European Medicines Agency updates patient and prescriber information for Pradaxa

Press release 25/05/2012

Data confirm positive benefit-risk balance of anticoagulant medicine, but modifications to product information for clearer guidance needed

The European Medicines Agency has recommended updating the product information for the blood thinner Pradaxa, to give clearer guidance to doctors and patients on how to reduce and manage the risk of bleeding associated with the anticoagulant medicine. Bleeding is a well-known complication of all anticoagulant medicines and Pradaxa has therefore been kept under close review by the Agency's Committee for Medicinal Products for Human Use (CHMP) since its initial authorisation.

Pradaxa is an anticoagulant (a medicine that prevents the blood from clotting). It is prescribed to adults who have had hip or knee replacement surgery to prevent venous thromboembolic events and also to patients with non-valvular atrial fibrillation to prevent stroke and systemic embolism.

The Committee's recommendation to update the product information follows the assessment of all available data, including from post-marketing surveillance, on Pradaxa and the risk of serious or fatal bleedings. The Committee found that the frequency of occurrence of fatal bleedings with Pradaxa seen in post-marketing data was significantly lower than what was observed in the clinical trials that supported the authorisation of the medicine, but considered that this issue should nonetheless be kept under close surveillance.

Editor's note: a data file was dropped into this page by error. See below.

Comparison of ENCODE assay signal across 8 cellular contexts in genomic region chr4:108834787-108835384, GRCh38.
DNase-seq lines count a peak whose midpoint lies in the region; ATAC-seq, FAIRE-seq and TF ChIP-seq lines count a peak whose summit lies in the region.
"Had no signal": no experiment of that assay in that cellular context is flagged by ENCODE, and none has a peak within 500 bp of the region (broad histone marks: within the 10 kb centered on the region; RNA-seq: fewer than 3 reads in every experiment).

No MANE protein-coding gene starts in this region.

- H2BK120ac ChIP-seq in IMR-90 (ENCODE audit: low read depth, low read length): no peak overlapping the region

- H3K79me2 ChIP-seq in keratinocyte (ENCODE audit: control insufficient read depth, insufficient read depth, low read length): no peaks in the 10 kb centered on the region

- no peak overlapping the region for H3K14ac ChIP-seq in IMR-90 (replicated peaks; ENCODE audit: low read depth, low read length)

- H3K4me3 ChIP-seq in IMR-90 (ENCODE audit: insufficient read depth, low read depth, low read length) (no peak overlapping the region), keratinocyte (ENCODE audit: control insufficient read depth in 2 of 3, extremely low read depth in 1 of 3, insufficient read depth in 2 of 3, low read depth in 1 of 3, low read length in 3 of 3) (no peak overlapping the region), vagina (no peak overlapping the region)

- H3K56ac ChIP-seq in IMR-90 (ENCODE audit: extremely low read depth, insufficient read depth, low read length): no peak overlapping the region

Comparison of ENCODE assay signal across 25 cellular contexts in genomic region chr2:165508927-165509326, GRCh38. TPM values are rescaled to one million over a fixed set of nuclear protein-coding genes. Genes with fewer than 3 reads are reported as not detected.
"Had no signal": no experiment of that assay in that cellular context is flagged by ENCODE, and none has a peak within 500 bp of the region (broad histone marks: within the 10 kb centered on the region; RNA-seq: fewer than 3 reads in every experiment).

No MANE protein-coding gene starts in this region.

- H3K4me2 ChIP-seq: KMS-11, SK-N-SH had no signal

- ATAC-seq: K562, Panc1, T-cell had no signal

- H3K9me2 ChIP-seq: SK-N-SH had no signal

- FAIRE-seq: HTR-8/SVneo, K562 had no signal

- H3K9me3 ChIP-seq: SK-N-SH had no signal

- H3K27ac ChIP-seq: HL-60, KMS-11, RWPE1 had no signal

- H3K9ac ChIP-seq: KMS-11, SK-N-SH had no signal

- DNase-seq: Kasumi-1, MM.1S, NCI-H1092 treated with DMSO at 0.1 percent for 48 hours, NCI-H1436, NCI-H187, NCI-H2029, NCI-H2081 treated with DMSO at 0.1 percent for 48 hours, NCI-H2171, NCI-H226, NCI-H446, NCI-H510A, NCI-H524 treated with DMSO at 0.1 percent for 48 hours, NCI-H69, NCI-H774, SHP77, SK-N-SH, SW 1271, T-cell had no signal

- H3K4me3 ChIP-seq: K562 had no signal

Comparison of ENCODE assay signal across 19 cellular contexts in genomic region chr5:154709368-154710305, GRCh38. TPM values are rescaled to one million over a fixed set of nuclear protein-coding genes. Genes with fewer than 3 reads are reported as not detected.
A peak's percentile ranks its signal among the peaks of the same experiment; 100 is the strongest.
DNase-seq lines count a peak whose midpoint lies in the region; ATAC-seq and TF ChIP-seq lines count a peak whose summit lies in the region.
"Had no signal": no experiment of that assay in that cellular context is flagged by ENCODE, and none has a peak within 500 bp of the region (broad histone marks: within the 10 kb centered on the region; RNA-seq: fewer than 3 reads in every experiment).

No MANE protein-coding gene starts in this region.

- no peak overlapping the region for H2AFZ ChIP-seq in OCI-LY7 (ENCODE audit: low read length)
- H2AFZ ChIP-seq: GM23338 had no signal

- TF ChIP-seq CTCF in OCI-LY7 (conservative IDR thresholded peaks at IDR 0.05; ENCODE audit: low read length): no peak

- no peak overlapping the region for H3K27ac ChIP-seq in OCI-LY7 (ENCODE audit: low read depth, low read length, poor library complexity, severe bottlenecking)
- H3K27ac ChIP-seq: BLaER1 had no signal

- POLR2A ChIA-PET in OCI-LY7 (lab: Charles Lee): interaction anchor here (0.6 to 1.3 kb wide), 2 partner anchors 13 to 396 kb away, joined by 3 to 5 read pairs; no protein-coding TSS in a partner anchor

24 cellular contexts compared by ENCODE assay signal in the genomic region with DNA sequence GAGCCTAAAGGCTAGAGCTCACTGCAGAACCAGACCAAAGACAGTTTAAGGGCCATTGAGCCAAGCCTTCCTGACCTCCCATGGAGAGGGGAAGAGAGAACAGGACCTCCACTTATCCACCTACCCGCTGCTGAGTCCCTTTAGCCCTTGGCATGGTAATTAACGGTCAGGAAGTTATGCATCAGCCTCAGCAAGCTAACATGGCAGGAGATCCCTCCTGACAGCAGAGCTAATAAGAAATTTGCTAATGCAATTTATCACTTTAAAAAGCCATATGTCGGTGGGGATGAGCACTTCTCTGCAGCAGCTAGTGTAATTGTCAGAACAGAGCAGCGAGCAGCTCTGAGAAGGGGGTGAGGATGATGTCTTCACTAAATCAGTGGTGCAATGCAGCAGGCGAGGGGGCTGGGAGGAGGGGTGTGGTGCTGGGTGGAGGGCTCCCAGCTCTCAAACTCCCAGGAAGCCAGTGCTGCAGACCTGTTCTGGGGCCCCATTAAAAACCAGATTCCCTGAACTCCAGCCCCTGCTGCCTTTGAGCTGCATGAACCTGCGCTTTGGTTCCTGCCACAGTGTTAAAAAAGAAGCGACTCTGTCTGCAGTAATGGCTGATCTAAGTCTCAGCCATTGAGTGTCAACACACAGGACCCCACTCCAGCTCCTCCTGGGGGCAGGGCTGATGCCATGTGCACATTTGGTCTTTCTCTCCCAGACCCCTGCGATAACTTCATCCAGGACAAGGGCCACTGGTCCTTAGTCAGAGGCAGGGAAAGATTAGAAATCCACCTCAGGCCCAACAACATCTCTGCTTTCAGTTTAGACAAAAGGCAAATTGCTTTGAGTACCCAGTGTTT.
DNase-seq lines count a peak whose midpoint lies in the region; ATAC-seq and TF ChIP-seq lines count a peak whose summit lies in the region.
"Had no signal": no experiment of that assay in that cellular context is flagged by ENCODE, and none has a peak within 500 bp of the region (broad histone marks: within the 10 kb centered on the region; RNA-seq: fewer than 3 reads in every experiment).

On the basis of the available evidence, the CHMP concluded that the benefits of Pradaxa continue to outweigh its risks and that it remains an important alternative to other blood-thinning agents. However, the advice to doctors and patients should be updated and strengthened to give clearer guidance on the best use of the medicine. This includes more specific guidance on when Pradaxa must not be used as well as advice on managing patients and reversing the anticoagulant effect of Pradaxa if bleeding occurs.

Patients who are taking Pradaxa, or any other blood thinner, should be aware that they are at an increased risk of bleeding. If they fall or injure themselves during treatment, especially if they hit their head, they should seek urgent medical attention.

The Agency has produced a question-and-answer document for patients and for healthcare professionals that provides more detailed information on the Committee's recommendations.

A European Commission decision on this opinion will be issued in due course.

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